... I'd be a little worried that the service department would break something else while trying to fix this issue.
This was our concern of them damaging the paint requiring a touch-up or something else inadvertently getting damaged.
 

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I'm glad I came to this forum and read this thread because when we picked up our Ascent this week I noticed the same thing on one side of our hood where there is about a 1 inch gap between the body and the hood with the weather stripping just dangling in air at the grill. It was noted on our sales paperwork to be addressed. We tried the adjustment of the hood spacers but it didn't help. One of the suggestions was to leave the car and have them remove the hood to adjust it but I recalled this response and mentioned it (the sales team was not aware of it).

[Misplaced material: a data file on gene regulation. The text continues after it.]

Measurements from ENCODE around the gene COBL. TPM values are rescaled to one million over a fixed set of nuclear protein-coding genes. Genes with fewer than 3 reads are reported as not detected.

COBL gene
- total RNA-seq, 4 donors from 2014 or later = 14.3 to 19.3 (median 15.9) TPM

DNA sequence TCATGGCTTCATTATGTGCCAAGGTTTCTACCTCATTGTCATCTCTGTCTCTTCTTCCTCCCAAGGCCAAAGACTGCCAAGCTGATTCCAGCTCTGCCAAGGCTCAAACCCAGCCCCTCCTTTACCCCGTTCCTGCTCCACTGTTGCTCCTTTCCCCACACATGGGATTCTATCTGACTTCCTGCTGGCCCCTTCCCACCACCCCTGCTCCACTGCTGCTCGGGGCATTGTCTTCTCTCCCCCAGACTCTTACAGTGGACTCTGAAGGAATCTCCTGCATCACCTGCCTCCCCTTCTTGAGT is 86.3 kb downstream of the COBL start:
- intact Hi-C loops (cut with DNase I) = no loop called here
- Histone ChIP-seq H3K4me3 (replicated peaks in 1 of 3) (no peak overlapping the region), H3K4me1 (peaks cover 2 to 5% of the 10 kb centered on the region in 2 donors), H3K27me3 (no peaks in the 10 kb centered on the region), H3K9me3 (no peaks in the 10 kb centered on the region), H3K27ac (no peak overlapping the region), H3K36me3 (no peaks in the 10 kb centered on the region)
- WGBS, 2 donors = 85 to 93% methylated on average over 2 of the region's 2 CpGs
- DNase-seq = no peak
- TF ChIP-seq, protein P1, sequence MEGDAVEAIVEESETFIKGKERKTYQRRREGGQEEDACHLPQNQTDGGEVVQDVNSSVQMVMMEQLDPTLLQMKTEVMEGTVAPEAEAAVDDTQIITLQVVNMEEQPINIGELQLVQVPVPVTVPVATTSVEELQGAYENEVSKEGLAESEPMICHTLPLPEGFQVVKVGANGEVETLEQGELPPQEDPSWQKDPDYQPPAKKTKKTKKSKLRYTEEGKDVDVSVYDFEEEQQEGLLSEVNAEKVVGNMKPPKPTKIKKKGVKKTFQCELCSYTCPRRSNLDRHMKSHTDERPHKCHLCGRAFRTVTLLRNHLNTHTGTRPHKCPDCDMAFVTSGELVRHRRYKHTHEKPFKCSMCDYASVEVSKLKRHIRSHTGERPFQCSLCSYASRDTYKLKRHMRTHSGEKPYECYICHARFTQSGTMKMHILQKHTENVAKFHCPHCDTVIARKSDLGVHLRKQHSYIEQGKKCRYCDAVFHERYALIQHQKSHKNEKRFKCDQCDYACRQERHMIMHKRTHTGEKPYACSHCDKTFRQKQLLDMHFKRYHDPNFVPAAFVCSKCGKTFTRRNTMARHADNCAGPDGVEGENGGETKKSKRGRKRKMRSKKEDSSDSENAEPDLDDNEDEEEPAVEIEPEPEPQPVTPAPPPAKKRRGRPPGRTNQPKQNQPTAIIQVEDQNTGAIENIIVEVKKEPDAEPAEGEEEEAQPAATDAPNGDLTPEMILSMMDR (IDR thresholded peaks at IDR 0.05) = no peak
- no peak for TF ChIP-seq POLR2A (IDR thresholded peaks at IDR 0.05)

I plan to take better pictures to post when I get home (it's the wife's car) and maybe make my own thread.



This was our concern of them damaging the paint requiring a touch-up or something else inadvertently getting damaged.
The service departments near me have a body shop or work with one, and would properly move or adjust the hood hinges and seal any unpainted surfaces that were exposed.
 

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...there is about a 1 inch gap between the body and the hood with the weather stripping just dangling in air at the grill.
My Scenario is a little different. The gap was never that big on mine. If I had a 1 inch gap I would have definitely had it fixed. And as said here, if the daeler fixes it they should take all measures to ensure that it does not lead to a future rust issue.
 

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My Scenario is a little different. The gap was never that big on mine. If I had a 1 inch gap I would have definitely had it fixed. And as said here, if the daeler fixes it they should take all measures to ensure that it does not lead to a future rust issue.